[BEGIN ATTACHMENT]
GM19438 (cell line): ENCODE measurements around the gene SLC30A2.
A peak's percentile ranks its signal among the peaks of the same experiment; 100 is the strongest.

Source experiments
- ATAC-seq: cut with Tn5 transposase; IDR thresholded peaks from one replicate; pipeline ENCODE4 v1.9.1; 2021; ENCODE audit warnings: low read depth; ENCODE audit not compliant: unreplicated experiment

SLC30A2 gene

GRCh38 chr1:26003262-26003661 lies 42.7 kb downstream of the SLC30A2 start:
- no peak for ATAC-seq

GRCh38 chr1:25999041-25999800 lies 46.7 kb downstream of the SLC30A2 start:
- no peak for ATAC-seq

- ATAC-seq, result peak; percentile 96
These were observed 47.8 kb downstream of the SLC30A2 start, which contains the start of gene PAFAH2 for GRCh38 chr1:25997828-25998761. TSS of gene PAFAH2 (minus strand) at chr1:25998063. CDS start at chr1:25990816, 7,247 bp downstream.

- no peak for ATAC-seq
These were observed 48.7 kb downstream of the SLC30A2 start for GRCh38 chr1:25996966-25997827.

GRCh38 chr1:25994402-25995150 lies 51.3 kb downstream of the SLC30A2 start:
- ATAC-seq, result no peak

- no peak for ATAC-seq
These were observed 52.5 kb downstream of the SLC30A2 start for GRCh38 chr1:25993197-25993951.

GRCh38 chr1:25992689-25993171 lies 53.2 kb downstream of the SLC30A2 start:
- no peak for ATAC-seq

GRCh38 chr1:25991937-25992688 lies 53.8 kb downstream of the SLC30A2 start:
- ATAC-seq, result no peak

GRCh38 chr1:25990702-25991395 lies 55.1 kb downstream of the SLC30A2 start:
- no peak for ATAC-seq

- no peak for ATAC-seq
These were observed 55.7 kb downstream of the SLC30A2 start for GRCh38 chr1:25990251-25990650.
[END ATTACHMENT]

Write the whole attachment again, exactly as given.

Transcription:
GM19438 (cell line): ENCODE measurements around the gene SLC30A2.
A peak's percentile ranks its signal among the peaks of the same experiment; 100 is the strongest.

Source experiments
- ATAC-seq: cut with Tn5 transposase; IDR thresholded peaks from one replicate; pipeline ENCODE4 v1.9.1; 2021; ENCODE audit warnings: low read depth; ENCODE audit not compliant: unreplicated experiment

SLC30A2 gene

GRCh38 chr1:26003262-26003661 lies 42.7 kb downstream of the SLC30A2 start:
- no peak for ATAC-seq

GRCh38 chr1:25999041-25999800 lies 46.7 kb downstream of the SLC30A2 start:
- no peak for ATAC-seq

- ATAC-seq, result peak; percentile 96
These were observed 47.8 kb downstream of the SLC30A2 start, which contains the start of gene PAFAH2 for GRCh38 chr1:25997828-25998761. TSS of gene PAFAH2 (minus strand) at chr1:25998063. CDS start at chr1:25990816, 7,247 bp downstream.

- no peak for ATAC-seq
These were observed 48.7 kb downstream of the SLC30A2 start for GRCh38 chr1:25996966-25997827.

GRCh38 chr1:25994402-25995150 lies 51.3 kb downstream of the SLC30A2 start:
- ATAC-seq, result no peak

- no peak for ATAC-seq
These were observed 52.5 kb downstream of the SLC30A2 start for GRCh38 chr1:25993197-25993951.

GRCh38 chr1:25992689-25993171 lies 53.2 kb downstream of the SLC30A2 start:
- no peak for ATAC-seq

GRCh38 chr1:25991937-25992688 lies 53.8 kb downstream of the SLC30A2 start:
- ATAC-seq, result no peak

GRCh38 chr1:25990702-25991395 lies 55.1 kb downstream of the SLC30A2 start:
- no peak for ATAC-seq

- no peak for ATAC-seq
These were observed 55.7 kb downstream of the SLC30A2 start for GRCh38 chr1:25990251-25990650.